In my last post, I posed the question, what is groove? Now that we’ve identified the key ingredients in a great groove, I want to explore one of these ingredients in more depth – beat placement. On a few occasions, I’ve had people ask me, “Hey can you lay that backbeat back a little?” To which I thought, well…I don’t know. Just the backbeat? And leave everything else on the beat? Sure, on a good day I can play ahead, on the beat, or behind if I want, but I’ve never tried doing more than one at once. And how the heck would I practice that? That sounds hard.
This comment changed how I think about Groove. Up until then, I’d always practiced with the goal of burying the click on every quarter note, making sure my quarter notes were quarter notes and my eighth notes were eighth notes and every kick and snare note lined up with my hi hat, like I’d been taught. I never realized different voices in the kit could be on top, on the beat, or behind relative to other voices in the kit in the same groove. I started listening to some of my heros, and I found this common thread in their grooves. In many cases, there was indeed a slight anticipation before the backbeat!
I tried it. I was hard. And then, a breakthrough happened.
But. before we get into how, let’s explore who, what, why, and where. I made a Spotify playlist with some examples of tracks where the drummer is laying the backbeat back and some comments on the drummers that popularized this feel.
I was recording with some people recently, and the topic came up of keeping the bass drum right on the beat and the snare behind the beat. The producer told me people used to call this feel “California Swing” because of Keltner’s use of it on so many LA sessions that it became associated with the California sound during the 70’s and 80’s. If you’re looking to study Keltner’s drumming, Sergej Randelovic-Runjo’s Jim Keltner Discography is an excellent resource. For now, check out “Fool Who Knows” by Little Village, “Knocking on Heaven’s Door” by Bob Dylan, and “Shangri-La” by Don Henley.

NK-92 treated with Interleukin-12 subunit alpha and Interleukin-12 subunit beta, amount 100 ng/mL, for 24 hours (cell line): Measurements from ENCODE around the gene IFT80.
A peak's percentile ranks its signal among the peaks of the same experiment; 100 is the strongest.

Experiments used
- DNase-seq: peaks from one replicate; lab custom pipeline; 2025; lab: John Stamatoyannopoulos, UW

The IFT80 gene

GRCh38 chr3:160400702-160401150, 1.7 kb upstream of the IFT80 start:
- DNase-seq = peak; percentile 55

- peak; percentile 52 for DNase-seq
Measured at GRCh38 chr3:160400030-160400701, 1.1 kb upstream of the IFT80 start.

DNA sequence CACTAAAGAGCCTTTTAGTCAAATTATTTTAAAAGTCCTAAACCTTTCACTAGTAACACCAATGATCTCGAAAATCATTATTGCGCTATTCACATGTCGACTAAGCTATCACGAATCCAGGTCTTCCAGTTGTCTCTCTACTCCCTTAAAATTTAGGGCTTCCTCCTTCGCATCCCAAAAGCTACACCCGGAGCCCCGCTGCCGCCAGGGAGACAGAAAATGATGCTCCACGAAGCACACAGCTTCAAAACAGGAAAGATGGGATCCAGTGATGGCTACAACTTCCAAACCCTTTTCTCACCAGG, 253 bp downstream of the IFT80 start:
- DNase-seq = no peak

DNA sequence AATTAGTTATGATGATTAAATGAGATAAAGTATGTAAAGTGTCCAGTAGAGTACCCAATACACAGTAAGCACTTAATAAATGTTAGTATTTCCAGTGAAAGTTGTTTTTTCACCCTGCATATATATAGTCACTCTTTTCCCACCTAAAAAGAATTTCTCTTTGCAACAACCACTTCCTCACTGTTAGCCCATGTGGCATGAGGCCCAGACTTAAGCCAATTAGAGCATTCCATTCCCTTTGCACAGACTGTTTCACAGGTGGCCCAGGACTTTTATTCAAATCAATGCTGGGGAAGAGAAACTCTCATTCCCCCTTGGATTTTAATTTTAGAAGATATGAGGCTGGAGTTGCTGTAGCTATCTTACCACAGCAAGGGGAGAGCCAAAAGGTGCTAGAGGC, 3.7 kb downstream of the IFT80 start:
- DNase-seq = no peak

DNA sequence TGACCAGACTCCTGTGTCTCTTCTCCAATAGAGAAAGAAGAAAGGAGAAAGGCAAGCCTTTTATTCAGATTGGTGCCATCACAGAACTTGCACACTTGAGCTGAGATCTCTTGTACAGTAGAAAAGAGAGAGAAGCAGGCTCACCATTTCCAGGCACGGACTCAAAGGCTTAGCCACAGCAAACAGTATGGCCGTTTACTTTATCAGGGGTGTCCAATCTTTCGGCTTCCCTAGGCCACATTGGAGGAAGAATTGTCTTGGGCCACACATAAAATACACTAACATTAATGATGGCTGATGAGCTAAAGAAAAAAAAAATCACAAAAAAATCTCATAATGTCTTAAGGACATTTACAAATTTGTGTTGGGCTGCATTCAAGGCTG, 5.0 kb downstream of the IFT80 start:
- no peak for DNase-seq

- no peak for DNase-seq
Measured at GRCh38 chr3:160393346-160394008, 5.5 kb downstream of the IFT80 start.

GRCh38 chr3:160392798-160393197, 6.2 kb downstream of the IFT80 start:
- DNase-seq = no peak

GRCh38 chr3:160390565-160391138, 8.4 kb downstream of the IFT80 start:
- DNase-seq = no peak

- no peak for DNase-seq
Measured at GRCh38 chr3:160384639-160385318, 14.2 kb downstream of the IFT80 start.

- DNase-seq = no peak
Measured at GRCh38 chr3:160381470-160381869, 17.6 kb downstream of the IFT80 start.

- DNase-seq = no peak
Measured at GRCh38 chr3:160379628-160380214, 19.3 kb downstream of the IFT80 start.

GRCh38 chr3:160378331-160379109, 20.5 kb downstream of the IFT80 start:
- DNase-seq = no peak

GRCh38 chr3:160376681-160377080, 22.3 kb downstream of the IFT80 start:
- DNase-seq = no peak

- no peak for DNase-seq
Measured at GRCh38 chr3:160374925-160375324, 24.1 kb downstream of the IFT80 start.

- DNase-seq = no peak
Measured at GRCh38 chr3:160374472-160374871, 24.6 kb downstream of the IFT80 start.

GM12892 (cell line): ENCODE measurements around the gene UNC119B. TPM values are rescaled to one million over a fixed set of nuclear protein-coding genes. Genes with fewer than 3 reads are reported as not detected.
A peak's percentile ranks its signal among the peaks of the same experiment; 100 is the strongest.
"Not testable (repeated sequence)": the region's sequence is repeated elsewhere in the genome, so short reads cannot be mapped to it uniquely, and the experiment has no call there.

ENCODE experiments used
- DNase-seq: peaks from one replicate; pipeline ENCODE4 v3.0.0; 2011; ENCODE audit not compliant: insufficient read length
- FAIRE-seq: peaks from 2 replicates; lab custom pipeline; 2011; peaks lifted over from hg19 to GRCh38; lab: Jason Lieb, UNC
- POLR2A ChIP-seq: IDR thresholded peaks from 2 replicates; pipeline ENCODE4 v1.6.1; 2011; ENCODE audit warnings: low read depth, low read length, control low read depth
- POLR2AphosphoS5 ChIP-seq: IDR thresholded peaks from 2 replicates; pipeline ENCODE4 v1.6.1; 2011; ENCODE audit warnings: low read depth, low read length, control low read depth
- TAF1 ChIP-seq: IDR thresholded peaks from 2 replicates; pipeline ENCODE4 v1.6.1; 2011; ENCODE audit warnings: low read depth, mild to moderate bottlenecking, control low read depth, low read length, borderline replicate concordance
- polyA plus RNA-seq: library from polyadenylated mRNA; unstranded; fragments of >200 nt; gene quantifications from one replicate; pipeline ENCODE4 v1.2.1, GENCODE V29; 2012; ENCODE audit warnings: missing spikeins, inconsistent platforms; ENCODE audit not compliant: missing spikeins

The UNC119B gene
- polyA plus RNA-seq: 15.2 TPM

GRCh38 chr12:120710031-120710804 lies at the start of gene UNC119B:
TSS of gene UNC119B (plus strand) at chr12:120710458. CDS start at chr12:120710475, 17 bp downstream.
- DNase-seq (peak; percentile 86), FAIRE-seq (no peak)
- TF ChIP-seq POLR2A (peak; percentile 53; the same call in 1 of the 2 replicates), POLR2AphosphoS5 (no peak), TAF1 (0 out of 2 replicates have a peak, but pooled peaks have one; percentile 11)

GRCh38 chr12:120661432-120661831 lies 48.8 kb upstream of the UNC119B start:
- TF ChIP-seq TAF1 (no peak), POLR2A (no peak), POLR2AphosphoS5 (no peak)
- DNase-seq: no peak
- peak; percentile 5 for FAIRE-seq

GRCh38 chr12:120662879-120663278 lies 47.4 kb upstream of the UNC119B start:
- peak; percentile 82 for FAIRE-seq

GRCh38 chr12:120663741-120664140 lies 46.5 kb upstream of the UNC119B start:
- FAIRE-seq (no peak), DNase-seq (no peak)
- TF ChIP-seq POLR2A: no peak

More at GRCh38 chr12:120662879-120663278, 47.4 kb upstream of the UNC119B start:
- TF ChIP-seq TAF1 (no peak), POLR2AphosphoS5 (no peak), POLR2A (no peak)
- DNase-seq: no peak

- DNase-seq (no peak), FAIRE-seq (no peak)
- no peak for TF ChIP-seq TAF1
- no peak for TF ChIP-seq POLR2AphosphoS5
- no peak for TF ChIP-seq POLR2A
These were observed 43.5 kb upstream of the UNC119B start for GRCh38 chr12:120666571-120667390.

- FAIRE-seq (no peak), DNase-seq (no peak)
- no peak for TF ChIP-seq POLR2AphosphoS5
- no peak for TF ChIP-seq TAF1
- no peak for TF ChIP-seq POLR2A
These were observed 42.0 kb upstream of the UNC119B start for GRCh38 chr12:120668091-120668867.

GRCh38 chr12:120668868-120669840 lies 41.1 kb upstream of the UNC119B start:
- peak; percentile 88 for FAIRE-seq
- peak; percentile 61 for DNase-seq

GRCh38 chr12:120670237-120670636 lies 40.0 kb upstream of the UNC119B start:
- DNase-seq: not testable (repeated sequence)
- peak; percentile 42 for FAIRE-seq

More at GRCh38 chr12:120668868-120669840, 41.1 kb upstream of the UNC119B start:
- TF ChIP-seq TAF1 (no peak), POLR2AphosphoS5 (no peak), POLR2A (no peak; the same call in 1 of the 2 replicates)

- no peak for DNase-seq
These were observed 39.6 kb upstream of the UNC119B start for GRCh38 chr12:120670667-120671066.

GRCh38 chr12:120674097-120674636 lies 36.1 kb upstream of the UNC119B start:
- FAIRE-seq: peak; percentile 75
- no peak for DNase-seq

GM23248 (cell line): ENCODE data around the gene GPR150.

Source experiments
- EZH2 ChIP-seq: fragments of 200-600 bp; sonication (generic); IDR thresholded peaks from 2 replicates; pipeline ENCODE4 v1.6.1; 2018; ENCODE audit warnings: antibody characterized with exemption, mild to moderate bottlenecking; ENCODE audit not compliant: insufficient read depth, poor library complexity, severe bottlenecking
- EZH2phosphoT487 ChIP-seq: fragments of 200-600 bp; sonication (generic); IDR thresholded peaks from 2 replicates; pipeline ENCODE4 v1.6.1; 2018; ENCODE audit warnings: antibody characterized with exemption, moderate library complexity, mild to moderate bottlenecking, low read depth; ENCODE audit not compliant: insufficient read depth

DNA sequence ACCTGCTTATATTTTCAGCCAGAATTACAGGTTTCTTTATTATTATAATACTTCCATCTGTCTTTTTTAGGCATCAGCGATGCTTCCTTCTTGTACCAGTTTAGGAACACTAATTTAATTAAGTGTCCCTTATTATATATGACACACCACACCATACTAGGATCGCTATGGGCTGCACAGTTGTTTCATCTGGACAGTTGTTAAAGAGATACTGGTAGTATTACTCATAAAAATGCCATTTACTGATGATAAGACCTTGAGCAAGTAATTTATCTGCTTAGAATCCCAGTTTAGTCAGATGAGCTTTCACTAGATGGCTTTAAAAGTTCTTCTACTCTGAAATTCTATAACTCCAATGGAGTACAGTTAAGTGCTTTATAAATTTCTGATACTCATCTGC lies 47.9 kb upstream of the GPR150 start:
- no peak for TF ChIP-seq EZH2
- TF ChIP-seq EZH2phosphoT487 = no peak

I love Steve Ferrone’s playing with Tom Petty, especially on the Wildflowers album. “Honey Bee” is probably the most drastic example of the late backbeat on the playlist, so it’s a good example to start with to identify what I’m talking about.
JR’s groove on Steve Winwood’s “Take It As It Comes” is great example of his unique lope. When I listen to JR, I can’t help but picture an egg rolling end-over-end. It’s asymmetrical, yet so consistent it becomes hypnotic. Could this be why he played on so many dance tracks in the 80’s? (Side note, isn’t in amazing that real human drummers used to play on dance tracks? Human people like James Gadson, Tony Thompson, and JR.)
Speaking of James Gadson…
A master of the 16th note hi hat groove, Gadson set the bar for R&B drumming in the 60’s and 70’s. Listen to the beat placement on Bill Withers’ “Use Me”, but also check out the pocket on “If You Think You’re Lonely Now”, which was a hit in 1981 off Bobby Womack’s album The Poet.
A busy LA session player from the mid 70’s to early 90’s who died young, Jeff Porcaro left behind a massive legacy of groove. One aspect of Jeff’s playing I love is his ability to put the backbeat in exactly the right place for the song. My favorite example is “Luck Of The Draw”, the title track off Bonnie Raitt’s 1991 album. Jeff is 100% inside the song. Also check out Springsteen’s “Human Touch” and Toto’s “Without Your Love”.
All songs mentioned:
Now on to the business of HOW TO PRACTICE THIS FEEL…